This is a Linux driver for the 2nd generation Bosto Kingtee 14WA tablet, released in November 2013.
Using this driver requires some manual work but is definitely possible right now. We are working to get the drivers to a point where using these tablets under Linux will be automatic and convenient.
The 14WA tablet requires two different drivers, one for the pen and one for the keys. The pen driver works quite well (with proper tracking and pressure support) but key support is handled by the USBHID driver which treats the tablet like a keyboard. This means the keys emulate numbers and letters. We are working to improve this.
- Pen pressure: working
- Pen tracking: working
- Keys: produce numbers like a numeric keypad
- Scroll wheels: produce 'a', 'b', 'c', 'd' like a keyboard
Tracking and pressure sensitivity working on:
- GIMP 2.8
- MyPaint 1.1.0
- Inkscape 0.48
- Synfig 0.64.1
- Krita 2.9 pre-alpha (3 August 2014)
In each program, you will need to find the "Input Devices" configuration and select the Bosto (change 'disabled' to 'screen') and you might need to map axis 3 to pressure (but that's usually the default).
- Krita 2.7.2 has tracking but it's unknown right now whether pressure works.
- Krita 2.8.1 doesn't seem to work at all.
- Krita 2.9 pre-alpha (3 August 2014) works fine.
In MyPaint I have needed to select the tablet each time to get pressure support. This is how:
- Help -> Debug -> GTK Input Device Dialog
- Select the Bosto in the drop down list
- Choose 'screen' for the mode
- Make sure pressure is on axis 3
After that I've had to dismiss the dialog with 'esc'.
The installation has been tested on Ubuntu 13.10 and Ubuntu 14.04. Please let us know your experiences on other distributions.
Build and install the driver
sudo apt-get install build-essential linux-headers-generic git # install requirements cd ~ git clone https://github.com/lesliev/bosto_14wa.git cd bosto_14wa make clean && make sudo make install
Now if you plug in the tablet, the pen should work right away. If not, please post an issue and we'll try to improve the code.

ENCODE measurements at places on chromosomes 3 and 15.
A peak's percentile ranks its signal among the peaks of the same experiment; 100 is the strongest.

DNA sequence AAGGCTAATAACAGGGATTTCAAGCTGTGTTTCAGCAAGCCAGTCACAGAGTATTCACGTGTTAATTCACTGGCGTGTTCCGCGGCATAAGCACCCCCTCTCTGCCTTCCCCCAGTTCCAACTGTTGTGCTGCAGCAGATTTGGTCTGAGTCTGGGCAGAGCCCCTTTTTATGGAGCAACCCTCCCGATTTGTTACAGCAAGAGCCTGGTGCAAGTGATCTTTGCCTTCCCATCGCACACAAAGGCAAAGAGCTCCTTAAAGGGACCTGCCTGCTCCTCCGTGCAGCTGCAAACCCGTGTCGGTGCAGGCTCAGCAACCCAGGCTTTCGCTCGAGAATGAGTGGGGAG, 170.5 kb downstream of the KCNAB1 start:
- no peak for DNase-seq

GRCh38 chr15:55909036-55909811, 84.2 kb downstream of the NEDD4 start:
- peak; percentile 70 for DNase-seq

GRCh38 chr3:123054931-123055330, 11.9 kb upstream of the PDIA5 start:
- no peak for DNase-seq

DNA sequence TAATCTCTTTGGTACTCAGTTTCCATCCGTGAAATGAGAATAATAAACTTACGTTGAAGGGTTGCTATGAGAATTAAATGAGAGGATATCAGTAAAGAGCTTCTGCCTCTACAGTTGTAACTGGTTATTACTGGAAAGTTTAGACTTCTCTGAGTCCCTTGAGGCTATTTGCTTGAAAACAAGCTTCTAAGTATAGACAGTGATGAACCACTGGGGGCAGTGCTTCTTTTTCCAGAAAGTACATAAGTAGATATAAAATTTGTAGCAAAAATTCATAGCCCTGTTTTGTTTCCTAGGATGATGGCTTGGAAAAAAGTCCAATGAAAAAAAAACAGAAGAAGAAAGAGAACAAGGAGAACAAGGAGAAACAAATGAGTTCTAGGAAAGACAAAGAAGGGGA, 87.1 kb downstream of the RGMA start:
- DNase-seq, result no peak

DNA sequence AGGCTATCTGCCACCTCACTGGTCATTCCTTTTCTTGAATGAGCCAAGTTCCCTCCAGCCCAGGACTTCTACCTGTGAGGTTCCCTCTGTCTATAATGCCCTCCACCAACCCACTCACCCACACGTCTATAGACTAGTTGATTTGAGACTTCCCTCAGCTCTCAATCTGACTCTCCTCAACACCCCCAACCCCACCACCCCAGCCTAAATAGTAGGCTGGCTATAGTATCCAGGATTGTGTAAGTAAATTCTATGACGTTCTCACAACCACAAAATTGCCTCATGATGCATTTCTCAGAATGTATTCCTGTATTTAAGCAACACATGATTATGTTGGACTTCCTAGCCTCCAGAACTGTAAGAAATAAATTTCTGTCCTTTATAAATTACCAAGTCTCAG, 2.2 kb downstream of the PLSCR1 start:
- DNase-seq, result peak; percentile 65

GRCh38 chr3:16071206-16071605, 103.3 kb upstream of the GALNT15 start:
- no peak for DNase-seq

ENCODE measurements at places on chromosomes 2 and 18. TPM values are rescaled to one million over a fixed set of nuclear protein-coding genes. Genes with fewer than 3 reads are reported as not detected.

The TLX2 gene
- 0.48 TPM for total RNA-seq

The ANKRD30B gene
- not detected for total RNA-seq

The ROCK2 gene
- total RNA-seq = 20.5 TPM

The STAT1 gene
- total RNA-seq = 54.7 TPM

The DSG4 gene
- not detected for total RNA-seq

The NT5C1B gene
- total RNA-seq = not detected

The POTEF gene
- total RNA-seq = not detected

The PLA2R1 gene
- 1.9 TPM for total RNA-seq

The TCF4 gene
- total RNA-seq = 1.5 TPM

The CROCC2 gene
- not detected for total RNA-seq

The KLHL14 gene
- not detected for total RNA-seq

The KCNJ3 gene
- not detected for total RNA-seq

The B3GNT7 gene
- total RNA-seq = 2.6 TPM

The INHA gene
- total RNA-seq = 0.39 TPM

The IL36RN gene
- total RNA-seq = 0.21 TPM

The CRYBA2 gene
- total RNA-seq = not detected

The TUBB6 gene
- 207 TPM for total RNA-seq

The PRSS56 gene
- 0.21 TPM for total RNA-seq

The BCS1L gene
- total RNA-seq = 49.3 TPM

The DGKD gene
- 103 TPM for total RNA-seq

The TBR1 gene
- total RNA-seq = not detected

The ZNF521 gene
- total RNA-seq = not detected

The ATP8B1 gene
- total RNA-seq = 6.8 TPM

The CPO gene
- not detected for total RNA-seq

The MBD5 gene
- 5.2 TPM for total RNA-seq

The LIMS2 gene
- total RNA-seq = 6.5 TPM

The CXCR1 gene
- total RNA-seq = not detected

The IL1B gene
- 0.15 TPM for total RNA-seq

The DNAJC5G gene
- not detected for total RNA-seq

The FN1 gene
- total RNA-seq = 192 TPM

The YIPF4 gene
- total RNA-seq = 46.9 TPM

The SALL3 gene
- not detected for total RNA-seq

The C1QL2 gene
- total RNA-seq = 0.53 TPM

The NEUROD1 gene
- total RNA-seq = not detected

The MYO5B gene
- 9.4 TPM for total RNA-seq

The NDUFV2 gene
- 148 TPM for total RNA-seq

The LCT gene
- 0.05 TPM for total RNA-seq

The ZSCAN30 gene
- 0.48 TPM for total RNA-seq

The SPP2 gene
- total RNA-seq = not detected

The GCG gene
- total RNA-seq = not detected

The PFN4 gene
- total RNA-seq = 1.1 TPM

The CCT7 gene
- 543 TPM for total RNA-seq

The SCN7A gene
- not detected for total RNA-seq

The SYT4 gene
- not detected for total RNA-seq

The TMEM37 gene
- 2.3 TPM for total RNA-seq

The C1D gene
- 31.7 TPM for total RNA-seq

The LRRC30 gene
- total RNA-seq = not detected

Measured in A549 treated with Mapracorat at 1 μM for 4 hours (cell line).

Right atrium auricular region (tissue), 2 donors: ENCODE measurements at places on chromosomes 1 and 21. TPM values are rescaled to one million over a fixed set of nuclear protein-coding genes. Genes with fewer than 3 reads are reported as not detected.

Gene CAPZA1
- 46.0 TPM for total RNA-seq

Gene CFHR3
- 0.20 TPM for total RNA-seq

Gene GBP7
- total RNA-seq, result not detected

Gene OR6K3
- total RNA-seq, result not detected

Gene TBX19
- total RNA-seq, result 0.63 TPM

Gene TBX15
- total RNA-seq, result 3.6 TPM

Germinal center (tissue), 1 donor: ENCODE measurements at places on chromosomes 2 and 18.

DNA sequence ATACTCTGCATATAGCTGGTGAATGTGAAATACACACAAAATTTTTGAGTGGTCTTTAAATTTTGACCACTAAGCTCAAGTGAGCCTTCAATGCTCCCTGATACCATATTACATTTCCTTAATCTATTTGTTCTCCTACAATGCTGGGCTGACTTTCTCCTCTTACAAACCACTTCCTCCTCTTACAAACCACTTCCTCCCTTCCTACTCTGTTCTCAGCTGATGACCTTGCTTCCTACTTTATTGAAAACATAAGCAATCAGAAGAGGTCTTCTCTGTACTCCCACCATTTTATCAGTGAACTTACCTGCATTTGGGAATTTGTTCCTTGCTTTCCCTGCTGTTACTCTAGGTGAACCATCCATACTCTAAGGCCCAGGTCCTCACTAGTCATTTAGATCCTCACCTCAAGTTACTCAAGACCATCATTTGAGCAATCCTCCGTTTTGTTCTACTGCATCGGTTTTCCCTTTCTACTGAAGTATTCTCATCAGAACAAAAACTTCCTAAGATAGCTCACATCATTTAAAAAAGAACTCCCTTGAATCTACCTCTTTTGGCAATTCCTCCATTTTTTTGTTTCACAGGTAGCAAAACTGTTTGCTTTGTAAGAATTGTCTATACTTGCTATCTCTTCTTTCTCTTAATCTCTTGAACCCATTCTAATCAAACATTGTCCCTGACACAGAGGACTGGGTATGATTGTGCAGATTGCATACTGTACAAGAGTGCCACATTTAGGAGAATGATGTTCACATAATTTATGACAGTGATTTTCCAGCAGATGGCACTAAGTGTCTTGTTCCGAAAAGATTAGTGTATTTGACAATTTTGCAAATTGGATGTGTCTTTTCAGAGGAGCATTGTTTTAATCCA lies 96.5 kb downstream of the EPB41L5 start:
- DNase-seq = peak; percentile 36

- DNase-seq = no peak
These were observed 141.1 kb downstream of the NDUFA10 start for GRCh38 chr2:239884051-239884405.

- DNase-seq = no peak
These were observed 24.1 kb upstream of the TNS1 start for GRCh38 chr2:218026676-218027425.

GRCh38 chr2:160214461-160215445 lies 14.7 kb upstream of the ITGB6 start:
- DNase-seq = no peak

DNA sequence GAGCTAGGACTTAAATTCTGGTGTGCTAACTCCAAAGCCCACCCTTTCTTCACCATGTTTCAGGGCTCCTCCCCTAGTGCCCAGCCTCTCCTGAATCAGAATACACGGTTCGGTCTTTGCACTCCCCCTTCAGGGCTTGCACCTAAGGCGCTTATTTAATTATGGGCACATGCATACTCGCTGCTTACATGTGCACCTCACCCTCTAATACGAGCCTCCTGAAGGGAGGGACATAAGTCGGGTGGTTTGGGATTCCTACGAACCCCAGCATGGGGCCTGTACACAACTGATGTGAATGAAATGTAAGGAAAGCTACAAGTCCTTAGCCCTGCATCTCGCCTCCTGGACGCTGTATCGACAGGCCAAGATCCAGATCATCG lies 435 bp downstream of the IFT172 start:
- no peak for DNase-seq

You will get best results if you run the 'displays' program and configure the tablet and main screen to mirror each other - but this means you get "lowest common denominator" resolution on both screens. Still, that's not always bad because lower resolution makes the tablet perform a lot better.
If your screen resolutions don't match or you want multiple screens, you can use 'xinput' to map the stylus to only the tablet screen. I've written a script to do that:
cd scripts ./inputtransform
This calculates and then uses xinput to apply a "coordinate transformation matrix". Alternatively, xinput can do the same calculations and you don't need the script. This is how:
- Look up the name of the monitor and the stylus/eraser devices by running
- Run xinput --map-to-output for each device:
xinput --map-to-output 'Bosto Kingtee 14WA stylus' HDMI1 xinput --map-to-output 'Bosto Kingtee 14WA eraser' HDMI1
The script gives you a menu, which is sometimes faster - and can reset the mapping like so:
The stylus button emulates a middle-click, which allows panning in many applications. Previous versions of the driver emulated a right-click. If you desperately want that back, there are a few references like the following in which you can change BTN_STYLUS to to BTN_STYLUS2 before compiling:
input_report_key(input_dev, BTN_STYLUS, 0); input_report_key(input_dev, BTN_STYLUS, 1);
The larger Bosto stylus has a button that can rock to two positions but unfortunately both positions send the same signal back to the computer so it can't be used to perform both right and middle-click.
sudo make uninstall
- Make the pen driver load automatically when the tablet is plugged in <-- done (until we find a nicer solution)
- Write another or configure USBHID driver to allow remapping of keys and scroll wheels
- Try to get the driver updated in the kernel tree so no installation is required in future
After running modprobe, check if the module was loaded properly with dmesg. "Bosto Kingtee 14WA" should appear in the listing.
lsmod should also contain
bosto_14wa in its listing: lsmod | grep bosto
Debug ouput now pattern matched to entries in the /sys/kernel/debug/dynamic_debug/control file For example to see each time the driver detects a PEN_IN event, echo the following:
echo -n 'format "PEN_IN" +p' > /control
There's a script in 'scripts' called 'turn_on_debug' which does this for me. After you've run it you can run: sudo tail -f /var/log/syslog
... to see the tablet's events being written to the system log file.
The best place for feedback is the Bosto forum: http://forum.bosto.co/viewforum.php?f=93 You can also use the Github issue tracker for issues specific to the driver.